We had break until Wednesday, so we were unable to meet with the students at John Marshall. We reminded Laura that we would not be seeing the students then. While on break, we each thought about how the act would be performed. I thought a lot about the props that we would need and how to incorporate a lot of humour into the practice. Wehave constantly reminded the students that this project is really dependent on what they would like to add. We have been trying to pay close attention to the details in the text for how the movements could be portrayed. We thought about how stage directions could enhance the comedy in the play. Molly, Taylor, and I thought about each character and their motivations. We brainstormed how these characters could represent their stories through inflection and stage directions. We have given a lot of thought about how we want the act to look but we also have had a lot of flexibility in order to incorporate the student’s interests. We want the project to be extremely successful and we want students to start moving around! In general, we have not assigned roles yet (because we are unsure of how many students will attend). We want to begin blocking, we hope that we will have enough students.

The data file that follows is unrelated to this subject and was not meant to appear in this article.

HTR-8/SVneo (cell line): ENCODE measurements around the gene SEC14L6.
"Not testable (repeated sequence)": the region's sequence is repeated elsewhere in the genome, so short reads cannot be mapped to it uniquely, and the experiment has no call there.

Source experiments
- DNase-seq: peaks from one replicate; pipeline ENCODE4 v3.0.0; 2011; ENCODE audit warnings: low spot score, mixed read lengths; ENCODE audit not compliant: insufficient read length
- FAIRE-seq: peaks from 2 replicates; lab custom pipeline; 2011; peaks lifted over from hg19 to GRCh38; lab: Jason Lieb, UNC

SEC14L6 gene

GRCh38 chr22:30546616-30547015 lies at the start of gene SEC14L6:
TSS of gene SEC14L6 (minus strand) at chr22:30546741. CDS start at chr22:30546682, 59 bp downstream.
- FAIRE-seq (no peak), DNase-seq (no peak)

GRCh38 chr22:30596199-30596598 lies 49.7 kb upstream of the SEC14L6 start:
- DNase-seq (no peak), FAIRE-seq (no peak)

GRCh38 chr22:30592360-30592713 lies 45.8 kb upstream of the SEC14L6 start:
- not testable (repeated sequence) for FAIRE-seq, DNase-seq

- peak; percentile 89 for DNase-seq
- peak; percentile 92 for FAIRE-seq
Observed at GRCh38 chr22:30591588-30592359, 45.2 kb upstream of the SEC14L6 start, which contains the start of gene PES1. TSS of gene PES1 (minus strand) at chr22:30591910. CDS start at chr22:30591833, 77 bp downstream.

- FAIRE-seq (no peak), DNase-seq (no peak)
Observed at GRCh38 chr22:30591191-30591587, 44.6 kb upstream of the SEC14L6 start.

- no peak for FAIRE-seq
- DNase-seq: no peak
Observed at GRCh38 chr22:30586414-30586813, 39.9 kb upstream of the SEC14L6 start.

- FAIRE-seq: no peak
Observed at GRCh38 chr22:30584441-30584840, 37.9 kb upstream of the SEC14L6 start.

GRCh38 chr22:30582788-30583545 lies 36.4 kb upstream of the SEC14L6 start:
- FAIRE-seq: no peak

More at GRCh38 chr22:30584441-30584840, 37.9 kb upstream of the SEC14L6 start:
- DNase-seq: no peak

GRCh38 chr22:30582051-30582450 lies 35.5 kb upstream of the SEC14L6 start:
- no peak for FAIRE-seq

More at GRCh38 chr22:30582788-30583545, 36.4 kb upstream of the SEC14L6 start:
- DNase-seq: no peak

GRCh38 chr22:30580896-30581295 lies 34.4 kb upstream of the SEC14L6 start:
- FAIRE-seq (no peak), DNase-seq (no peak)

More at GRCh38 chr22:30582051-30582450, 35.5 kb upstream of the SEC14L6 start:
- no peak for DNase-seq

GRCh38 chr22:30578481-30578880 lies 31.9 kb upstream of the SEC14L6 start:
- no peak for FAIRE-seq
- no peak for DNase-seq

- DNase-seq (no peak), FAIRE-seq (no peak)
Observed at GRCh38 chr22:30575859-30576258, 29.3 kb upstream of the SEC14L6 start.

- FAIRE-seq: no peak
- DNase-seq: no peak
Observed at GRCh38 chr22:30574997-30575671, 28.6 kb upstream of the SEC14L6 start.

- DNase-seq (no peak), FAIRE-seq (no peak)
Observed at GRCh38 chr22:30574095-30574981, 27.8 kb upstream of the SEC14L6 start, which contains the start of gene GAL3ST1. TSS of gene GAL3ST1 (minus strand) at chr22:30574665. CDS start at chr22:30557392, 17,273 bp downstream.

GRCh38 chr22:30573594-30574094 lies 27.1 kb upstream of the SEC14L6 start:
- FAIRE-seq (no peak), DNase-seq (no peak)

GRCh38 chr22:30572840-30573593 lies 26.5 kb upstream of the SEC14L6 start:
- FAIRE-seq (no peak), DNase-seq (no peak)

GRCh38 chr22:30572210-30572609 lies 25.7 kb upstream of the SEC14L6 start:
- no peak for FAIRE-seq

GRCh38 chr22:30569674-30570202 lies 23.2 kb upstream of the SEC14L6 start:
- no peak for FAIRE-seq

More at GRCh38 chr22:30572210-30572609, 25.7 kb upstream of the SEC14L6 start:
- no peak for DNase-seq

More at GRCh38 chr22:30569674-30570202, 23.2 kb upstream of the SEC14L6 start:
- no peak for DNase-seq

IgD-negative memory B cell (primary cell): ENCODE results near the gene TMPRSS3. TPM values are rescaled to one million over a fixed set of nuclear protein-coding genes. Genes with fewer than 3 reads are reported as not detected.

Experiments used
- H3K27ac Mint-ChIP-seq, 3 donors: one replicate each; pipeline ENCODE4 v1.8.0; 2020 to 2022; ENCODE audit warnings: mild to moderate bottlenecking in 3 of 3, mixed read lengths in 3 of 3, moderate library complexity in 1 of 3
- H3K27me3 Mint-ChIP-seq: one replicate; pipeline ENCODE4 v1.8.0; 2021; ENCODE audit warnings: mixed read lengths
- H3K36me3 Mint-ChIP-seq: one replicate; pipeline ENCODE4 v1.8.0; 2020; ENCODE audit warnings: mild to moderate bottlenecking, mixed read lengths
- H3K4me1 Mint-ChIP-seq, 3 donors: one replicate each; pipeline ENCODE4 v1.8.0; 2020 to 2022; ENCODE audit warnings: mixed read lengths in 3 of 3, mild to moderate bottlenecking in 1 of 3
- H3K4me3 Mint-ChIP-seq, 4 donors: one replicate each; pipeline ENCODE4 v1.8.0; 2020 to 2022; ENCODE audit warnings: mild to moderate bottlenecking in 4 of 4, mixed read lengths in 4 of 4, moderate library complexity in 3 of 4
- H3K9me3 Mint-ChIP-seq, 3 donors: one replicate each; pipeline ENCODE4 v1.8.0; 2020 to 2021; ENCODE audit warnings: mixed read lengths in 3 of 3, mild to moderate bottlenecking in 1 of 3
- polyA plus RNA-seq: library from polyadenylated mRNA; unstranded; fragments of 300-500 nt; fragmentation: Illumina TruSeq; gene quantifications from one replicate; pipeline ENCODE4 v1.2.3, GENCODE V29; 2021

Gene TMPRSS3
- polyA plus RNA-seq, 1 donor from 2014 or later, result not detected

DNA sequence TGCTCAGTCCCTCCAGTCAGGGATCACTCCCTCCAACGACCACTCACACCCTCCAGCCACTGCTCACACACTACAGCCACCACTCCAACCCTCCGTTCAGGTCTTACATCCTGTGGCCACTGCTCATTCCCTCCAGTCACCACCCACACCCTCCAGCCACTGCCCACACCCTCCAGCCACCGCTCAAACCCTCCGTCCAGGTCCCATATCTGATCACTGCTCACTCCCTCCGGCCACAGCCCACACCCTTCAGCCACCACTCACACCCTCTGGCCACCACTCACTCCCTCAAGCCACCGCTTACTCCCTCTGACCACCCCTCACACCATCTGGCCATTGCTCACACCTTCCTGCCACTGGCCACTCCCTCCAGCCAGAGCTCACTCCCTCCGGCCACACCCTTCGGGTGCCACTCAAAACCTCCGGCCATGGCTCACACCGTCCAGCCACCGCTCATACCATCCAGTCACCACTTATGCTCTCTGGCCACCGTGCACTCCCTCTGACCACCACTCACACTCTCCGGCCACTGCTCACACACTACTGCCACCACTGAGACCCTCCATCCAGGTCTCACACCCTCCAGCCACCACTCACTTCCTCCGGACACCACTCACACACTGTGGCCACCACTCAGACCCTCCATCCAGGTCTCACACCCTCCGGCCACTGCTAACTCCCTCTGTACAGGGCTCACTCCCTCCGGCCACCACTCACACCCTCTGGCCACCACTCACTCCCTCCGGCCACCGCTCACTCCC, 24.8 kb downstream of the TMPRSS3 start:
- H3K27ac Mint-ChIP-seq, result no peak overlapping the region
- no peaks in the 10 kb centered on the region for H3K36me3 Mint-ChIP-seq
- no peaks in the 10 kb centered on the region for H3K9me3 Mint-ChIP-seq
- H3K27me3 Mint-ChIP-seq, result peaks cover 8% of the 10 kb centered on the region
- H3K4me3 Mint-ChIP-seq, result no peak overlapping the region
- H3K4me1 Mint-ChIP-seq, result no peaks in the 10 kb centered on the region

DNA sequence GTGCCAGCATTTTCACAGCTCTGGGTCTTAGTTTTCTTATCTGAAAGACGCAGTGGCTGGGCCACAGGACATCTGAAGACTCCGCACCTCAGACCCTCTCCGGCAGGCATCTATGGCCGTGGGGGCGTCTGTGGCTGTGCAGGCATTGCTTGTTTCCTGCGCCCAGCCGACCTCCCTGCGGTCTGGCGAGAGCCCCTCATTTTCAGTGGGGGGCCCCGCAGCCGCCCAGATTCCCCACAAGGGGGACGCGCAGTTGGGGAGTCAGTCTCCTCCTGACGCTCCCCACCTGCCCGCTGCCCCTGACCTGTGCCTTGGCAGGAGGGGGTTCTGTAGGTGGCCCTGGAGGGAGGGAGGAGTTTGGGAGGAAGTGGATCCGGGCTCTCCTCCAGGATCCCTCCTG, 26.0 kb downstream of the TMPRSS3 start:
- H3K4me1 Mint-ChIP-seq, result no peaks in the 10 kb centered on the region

(Originally written September 26, 2015; Posted now)
Despite our excitement to immediately work with the students on Monday, we had to cancel due to the highly anticipated bike race through Richmond. Laura and I had been emailing back and forth in order to create and tweak plans for when we would arrive at John Marshall. Earlier on Monday, she emailed me and mentioned that school was sending all of the students home. We agreed that we would be meeting our students for the first time on Monday, September 28th!